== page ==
Blockbuster movies made for Netflix still haven’t quite managed to crack the level of quality you’d expect considering the sheer amount of cash the streaming service spends on their productions. Ryan Reynolds seems to be the unofficial poster boy for this as both the underwhelming and expensive 6 Underground and Red Notice went on to feel weirdly disposable despite the hype that went into them.
However, Netflix’s most recent attempt to try and make Reynolds’ streaming antics viable is The Adam Project, a sci-fi action pic from Shawn Levy, whose last movie was the bewilderingly entertaining Free Guy that also saw its star synch up that forever reving motormouth with a sizable effects budget.
Does this dose of Back To The Future meets virtually ever other time travel movie ever made manage to turn Netflix’s efforts around or is it yet another ironic case of history repeating itself?
It’s the year 2050 and time travel is real. Epically cynical test pilot Adam Reed steals a time travelling space jet – or as he puts it, “Borrowed the shit out of it” – and attempt to jump back to 2018 to save his wife who was lost in a previous mission that involved her jumping through time. However, after the inconvenience of getting shot messes up his math, he instead travels to 2022 with a hole in his side and a busted jet and he takes refuge in the only place he knows – the home of his twelve year-old self.
At this point in his life, Adam is an asthmatic runt with a big mouth who balances regular ass-whuppings with unleashing his caustic wit on everyone around him in the wake of the death of his scientist father. However, older Adam’s accidental detour proves to be awkwardly beneficial as the time jet is coded to his DNA and after convincing his younger self that he’s striving to thwart an multiversal conspiracy, the two get the jet working in order just in time for the time travelling shit to hit the fan.
Chronal kingpin Soren, a former colleague of Adam’s father who has manipulated this scientific discovery to illegally make her fortune while simultaneously trashing the future, arrives with an army of armoured, silvery Stormtrooper types and the chase is on to change the time stream for the better.
After a lot of bickering with himself and a fair few surprises, both Adams bounce themselves back to 2018 in order to meet up with their pre-death dad in order to kill time travel once and for all. However, there’s something more pressing than futuristic assassins and dystopian futures and that’s the metric ton of daddy issues both older and younger Adam have to resolve now that they’re face to face with their dear, departed dad.
So, to cut to the chase, The Adam Project isn’t bad at all. It’s funny, it’s polished and it’s genuinely heartfelt at times and as fitting for it’s director, who regularly delves into 80’s nostalgia with his work on Stranger Things, The Adam Project shamelessly pillages that same cheesy tone from such endearingly dated family sci-fi fkicks as The Last Starfighter, Explorers, Flight Of The Navigator and Masters Of The Universe. However, as it goes on it ends up borrowing a hell of a lot more than that and before you’ve even gotten halfway through, you’ve spotted scenes, concepts and even shots pilfered from an astonishing amount of sources that make the movie hopelessly derivative despite the good things that come out of it thus making the while damn thing feel rather inconsequential.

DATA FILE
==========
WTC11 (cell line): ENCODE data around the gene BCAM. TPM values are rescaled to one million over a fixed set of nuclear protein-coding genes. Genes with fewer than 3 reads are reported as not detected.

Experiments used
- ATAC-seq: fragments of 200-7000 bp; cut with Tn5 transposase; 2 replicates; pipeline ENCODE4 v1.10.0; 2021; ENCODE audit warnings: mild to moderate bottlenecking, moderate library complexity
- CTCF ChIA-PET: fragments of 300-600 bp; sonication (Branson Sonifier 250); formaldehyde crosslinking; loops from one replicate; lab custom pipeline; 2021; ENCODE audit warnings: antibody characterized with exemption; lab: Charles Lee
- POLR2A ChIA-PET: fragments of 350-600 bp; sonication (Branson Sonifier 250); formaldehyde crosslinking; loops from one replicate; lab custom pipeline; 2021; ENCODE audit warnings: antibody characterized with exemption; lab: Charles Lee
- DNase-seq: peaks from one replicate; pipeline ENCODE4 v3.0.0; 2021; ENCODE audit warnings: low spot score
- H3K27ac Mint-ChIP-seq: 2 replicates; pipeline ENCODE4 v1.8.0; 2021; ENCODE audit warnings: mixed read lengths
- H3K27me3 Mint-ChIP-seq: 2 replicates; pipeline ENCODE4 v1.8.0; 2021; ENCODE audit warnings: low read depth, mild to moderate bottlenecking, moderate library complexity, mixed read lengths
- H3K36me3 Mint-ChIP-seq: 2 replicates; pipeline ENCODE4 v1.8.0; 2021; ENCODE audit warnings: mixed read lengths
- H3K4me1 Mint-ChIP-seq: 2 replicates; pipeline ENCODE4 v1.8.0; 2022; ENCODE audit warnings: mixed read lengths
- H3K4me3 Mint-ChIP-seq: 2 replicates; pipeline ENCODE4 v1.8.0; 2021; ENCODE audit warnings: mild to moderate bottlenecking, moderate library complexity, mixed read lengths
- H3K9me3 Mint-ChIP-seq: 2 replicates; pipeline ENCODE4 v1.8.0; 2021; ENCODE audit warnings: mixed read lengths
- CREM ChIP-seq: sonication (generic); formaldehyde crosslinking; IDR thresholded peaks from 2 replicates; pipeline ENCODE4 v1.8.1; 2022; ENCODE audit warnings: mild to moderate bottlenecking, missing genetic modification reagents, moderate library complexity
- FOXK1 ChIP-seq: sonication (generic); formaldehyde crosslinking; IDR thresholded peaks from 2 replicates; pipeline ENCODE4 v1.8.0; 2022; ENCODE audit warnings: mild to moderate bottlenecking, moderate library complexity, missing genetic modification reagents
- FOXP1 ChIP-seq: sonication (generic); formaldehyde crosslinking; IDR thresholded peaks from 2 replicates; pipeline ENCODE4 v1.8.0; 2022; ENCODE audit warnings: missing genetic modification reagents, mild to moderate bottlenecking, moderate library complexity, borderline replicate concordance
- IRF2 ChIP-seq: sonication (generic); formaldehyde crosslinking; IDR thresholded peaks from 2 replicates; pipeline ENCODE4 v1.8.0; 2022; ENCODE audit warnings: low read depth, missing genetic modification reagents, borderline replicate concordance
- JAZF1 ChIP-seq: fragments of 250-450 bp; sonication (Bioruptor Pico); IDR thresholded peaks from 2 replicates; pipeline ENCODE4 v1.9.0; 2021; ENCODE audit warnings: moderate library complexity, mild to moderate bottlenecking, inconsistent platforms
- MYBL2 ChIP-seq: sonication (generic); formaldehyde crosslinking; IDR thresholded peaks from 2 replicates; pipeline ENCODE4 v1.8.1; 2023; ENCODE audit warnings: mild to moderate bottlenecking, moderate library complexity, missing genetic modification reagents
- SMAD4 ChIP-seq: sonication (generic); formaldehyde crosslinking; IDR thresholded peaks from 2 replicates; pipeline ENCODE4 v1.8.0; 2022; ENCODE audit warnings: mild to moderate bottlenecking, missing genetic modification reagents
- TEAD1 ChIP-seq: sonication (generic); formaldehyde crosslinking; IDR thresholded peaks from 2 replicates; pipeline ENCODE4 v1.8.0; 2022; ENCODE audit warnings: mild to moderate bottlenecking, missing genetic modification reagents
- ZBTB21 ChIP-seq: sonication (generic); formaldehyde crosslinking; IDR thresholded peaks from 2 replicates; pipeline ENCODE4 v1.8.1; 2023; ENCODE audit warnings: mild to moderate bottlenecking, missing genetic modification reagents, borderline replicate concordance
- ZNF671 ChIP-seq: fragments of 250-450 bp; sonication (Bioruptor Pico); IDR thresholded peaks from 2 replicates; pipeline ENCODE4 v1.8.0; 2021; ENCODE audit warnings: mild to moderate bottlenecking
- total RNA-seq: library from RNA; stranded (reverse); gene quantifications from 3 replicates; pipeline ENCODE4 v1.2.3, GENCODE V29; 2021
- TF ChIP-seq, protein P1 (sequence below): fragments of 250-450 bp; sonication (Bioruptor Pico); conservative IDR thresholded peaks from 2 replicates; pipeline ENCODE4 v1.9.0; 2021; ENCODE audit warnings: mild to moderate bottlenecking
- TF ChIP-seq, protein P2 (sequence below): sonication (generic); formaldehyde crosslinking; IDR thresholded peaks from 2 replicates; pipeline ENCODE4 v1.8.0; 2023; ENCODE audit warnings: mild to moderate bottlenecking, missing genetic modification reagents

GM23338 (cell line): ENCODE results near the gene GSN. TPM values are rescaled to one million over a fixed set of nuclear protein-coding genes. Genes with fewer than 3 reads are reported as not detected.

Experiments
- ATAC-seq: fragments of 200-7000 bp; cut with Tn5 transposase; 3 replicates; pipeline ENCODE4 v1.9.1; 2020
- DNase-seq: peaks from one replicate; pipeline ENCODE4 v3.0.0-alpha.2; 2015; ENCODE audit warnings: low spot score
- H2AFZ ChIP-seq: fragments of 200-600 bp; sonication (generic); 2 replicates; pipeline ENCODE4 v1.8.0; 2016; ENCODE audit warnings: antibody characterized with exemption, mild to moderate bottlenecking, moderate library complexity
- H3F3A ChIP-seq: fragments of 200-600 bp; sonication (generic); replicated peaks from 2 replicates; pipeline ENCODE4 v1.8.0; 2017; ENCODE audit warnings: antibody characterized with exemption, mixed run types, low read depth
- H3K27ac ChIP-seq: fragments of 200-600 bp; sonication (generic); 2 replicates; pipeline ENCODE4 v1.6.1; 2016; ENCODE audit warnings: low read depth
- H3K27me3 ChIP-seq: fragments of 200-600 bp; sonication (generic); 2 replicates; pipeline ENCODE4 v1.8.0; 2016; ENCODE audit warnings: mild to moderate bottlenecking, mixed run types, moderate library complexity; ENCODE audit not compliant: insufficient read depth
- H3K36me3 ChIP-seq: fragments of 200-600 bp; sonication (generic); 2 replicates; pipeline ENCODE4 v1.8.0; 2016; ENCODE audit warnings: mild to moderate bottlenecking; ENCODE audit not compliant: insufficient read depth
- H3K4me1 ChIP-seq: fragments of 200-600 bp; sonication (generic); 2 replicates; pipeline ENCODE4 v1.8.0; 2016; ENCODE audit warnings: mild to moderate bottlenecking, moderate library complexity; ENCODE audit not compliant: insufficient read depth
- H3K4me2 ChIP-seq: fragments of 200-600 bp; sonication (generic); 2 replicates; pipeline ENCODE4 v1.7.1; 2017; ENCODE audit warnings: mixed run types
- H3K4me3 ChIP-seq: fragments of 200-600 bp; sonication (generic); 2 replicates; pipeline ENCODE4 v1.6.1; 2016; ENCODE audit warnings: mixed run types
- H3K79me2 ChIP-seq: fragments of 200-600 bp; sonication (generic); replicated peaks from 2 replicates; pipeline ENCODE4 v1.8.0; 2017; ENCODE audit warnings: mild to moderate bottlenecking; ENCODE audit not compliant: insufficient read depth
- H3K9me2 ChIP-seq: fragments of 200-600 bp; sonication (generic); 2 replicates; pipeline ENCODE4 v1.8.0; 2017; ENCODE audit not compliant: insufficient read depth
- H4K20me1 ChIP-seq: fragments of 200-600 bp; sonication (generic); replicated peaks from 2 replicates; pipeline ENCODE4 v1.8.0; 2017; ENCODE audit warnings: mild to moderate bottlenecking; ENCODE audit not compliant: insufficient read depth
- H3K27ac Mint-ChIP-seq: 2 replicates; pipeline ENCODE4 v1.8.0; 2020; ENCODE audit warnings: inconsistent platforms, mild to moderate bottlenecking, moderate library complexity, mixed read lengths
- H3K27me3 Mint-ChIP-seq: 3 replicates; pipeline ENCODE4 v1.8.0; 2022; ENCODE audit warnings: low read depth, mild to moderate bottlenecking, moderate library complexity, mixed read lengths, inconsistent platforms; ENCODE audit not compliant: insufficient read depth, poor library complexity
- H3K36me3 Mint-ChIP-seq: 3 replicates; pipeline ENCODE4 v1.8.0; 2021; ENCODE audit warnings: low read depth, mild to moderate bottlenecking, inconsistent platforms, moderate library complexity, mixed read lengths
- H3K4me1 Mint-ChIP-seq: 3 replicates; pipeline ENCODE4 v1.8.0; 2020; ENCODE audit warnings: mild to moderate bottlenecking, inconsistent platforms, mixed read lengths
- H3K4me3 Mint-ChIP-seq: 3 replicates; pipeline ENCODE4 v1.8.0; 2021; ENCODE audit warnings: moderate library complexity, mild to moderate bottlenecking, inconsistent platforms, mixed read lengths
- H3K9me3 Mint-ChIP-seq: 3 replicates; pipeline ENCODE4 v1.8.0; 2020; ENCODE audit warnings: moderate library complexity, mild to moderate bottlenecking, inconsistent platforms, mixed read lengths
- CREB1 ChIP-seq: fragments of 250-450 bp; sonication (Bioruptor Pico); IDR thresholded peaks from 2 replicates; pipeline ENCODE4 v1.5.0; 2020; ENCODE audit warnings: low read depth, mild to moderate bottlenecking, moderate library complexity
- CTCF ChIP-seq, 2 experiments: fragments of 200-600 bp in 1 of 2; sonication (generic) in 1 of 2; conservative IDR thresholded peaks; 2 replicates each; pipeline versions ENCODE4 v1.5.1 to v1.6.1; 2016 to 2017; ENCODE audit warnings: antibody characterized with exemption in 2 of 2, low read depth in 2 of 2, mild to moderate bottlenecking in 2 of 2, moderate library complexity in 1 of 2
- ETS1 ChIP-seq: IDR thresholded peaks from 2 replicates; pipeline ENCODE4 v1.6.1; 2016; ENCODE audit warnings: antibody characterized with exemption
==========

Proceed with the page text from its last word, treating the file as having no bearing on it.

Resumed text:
It’s a shame, because as you’re reeling off bits stolen from other movies such as Top Gun, Captain Marvel, Independence Day, most of the Terminator films, Star Wars, all of the other films I’ve previously mentioned and lots more besides, there’s some truly fun stuff to unpack here.
The cast is the sort of collection of superhero veterans that kicks off drinking games and Reynolds brings that standard brand of textbook self loathing wise ass that seen him well virtually his entire career but his scenes opposite the more laconic Mark Ruffalo are pure gold, their opposing cadences and dualling goofiness is an honest high point among the flashy action and cool tech nicked from other movies (the lightsaber is freaking shameless). Elsewhere, young Walker Scobell channels Reynolds’ hyperverbal wisecrackery to stunning effect, impressively matching his older self withering remark for withering remark as he jousts with the latter’s notorious talent for sarcasm with boundless excitement pushed through an impossibly gleeful grin – surely this kid has a bright future.
Elsewhere, Jennifer Garner does solid work in the overwhelmed single mom genre and we even get a brief, but weirdly sweet 13 Going On 30 reunion between Garner and Ruffalo that I didn’t know I even wanted.
On the flip side, while it’s great to see Zoe Saldana kicking ass in a sci-fi movie while keeping her original skin pigmentation (no Gamora greens or Na’vi blues here) but she’s hideously underutilised in a role that’s not much more than a glorified cameo. Also feeling wasted is Catherine Keener as the villain (or villains) of the piece, but she is only required to do your basic brand of corporate, sci-fi nefariousness that clings very much to the kind of work Ron Silver did in Timecop.
So, despite some effective pulling of heart strings and some nifty fights scenes, The Adam Project unfortunately doesn’t reverse that stigma of Neflix blockbusters just yet, but it’s still a mildly diverting romp that you’ll lap up primarily because you don’t actually have to make much of an effort to see it.
You’ll watch it, you’ll probably like it, but chances are you wouldn’t reverse time just to see it again…